Outdoor particulate pollution kills around 4.2 million people worldwide annually, according to the Lancet and the World Health Organization (WHO).
Of those 4.2 million, 88,000 of those premature deaths were in the US in 2015. The cause of the pollution, according to the New York Times, is “burning things.”
The Times summarizes which specific burning things cause the lethal particulate pollution:
Coal in power plants, gasoline in cars, chemicals in industrial processes, or woody materials and whatever else ignites during wildfires. The particles are too small for the eye to see — each about 35 times smaller than a grain of fine beach sand — but in high concentrations they cast a haze in the sky. And, when breathed in, they wreak havoc on human health.
Who is bearing the brunt of outdoor pollution? The WHO explains:
People living in low- and middle-income countries disproportionately experience the burden of outdoor air pollution with 91% (of the 4.2 million premature deaths) occurring in low- and middle-income countries, and the greatest burden in the WHO Southeast Asia and Western Pacific regions.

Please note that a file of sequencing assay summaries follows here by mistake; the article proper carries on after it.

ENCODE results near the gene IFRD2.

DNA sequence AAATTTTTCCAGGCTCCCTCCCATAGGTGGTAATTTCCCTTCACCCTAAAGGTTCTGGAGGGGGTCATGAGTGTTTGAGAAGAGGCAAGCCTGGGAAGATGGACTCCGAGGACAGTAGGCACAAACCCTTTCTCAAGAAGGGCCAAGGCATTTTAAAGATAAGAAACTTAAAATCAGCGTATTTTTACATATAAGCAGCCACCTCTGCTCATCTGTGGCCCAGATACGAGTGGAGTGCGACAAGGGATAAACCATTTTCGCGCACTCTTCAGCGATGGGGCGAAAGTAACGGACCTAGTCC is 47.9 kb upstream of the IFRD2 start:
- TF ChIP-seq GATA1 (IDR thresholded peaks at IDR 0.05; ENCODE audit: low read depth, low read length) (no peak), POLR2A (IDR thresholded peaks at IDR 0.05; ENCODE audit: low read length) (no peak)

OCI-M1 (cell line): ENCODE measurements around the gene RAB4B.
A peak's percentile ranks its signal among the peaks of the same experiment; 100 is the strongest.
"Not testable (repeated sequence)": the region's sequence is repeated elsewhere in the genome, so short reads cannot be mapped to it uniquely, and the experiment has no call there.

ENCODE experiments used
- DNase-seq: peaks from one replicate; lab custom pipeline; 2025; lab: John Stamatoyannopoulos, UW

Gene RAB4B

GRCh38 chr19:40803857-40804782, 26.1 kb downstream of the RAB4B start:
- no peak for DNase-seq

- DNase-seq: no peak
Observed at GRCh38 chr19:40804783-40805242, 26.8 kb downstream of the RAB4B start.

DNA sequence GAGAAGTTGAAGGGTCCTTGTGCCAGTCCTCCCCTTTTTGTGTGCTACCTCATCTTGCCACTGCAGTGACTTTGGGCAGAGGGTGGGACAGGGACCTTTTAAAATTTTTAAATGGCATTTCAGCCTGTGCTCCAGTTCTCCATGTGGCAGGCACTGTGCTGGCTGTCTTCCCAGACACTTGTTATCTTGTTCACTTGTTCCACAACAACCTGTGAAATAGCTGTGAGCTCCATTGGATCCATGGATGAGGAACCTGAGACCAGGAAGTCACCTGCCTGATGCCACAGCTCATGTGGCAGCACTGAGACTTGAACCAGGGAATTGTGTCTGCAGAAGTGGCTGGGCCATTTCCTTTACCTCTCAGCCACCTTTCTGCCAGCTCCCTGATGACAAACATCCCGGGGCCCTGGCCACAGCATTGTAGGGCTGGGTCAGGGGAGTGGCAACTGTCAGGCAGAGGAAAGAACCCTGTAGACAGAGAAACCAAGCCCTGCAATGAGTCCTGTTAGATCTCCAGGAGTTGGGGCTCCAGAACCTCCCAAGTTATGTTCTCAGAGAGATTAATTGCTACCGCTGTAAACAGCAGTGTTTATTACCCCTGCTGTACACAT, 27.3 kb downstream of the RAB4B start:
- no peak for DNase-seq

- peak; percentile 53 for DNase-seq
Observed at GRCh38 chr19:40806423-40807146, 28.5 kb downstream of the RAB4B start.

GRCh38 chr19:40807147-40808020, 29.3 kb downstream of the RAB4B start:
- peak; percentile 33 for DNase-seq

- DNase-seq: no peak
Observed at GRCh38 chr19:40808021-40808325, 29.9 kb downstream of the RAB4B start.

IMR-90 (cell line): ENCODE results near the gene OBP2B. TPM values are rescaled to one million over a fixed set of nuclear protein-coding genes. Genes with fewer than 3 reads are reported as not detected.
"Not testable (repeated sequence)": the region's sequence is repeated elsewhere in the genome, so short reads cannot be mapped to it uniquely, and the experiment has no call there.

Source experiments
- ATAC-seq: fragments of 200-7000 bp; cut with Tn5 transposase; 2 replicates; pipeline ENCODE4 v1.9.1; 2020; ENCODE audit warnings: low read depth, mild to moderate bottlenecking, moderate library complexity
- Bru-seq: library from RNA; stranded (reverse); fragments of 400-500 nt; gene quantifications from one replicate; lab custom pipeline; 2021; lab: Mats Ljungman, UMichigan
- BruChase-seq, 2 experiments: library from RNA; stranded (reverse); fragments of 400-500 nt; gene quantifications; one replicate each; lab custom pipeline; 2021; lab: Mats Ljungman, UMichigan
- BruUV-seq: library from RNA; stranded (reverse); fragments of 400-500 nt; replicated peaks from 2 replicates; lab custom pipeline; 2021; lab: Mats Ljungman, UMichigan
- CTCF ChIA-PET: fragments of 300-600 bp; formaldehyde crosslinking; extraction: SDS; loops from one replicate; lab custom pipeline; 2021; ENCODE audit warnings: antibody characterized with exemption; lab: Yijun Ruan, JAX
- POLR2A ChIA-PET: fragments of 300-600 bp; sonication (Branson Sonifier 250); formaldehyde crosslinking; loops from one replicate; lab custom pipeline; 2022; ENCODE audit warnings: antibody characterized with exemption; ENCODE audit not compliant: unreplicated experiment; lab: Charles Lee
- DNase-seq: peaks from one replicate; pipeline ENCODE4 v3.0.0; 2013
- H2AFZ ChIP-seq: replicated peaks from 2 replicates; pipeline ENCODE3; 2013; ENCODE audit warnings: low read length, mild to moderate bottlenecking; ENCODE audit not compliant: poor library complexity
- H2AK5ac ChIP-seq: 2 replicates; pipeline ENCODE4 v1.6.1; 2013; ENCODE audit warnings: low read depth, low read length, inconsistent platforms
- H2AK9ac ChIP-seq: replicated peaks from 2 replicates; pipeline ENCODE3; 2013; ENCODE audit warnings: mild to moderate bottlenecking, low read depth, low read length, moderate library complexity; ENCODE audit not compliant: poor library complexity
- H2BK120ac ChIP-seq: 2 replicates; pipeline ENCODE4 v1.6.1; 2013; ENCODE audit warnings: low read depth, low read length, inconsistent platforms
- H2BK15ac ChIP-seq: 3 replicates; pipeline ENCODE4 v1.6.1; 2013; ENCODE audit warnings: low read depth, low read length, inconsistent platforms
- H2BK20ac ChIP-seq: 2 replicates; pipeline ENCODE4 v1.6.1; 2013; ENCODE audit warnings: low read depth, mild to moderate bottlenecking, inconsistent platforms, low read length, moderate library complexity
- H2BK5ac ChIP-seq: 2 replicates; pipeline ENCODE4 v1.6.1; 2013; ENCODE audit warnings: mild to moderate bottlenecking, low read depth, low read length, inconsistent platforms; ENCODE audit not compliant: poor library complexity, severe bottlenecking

In the US, 88,000 premature deaths occurred in 2015 as a result of outdoor pollution. (The Pemberton family, pictured above, is part of a lawsuit against Flint, Michigan, for water contaminated by lead.) That’s more deadly than both diabetes and the flu. And pollution in the US has gotten worse since 2016, after years of decline.
The WHO says that cleaner transport such as walking, public transport, and low-emissions vehicles (yes, EVs); energy-efficient homes; greener power generation (solar, wind, hydropower) and industry; and better municipal waste management would improve the earth’s air quality, and thus reduce fatalities caused by outdoor pollution.
The Times has an interactive feature that shows you how your city compares with other cities’ pollution levels. You can check it out here.
The 2019 United Nations Framework Convention on Climate Change in Madrid is now under way.
Delegates are tackling the urgent need for a united global plan to slow climate change. They would also be wise to also spotlight how reducing the use of fossil fuels and increasing the use of clean transport such as EVs would save millions of lives by reducing pollution.
Just 100 companies are responsible for 71% of global emissions. Those companies have a lot of environmental destruction and premature deaths to answer for, and they must take the lead to correct their path of destruction.
And for those automakers such as GM, Toyota, and FCA who are resisting the move to electric, it’s time to get on board.
Photo: Fox 2 Detroit
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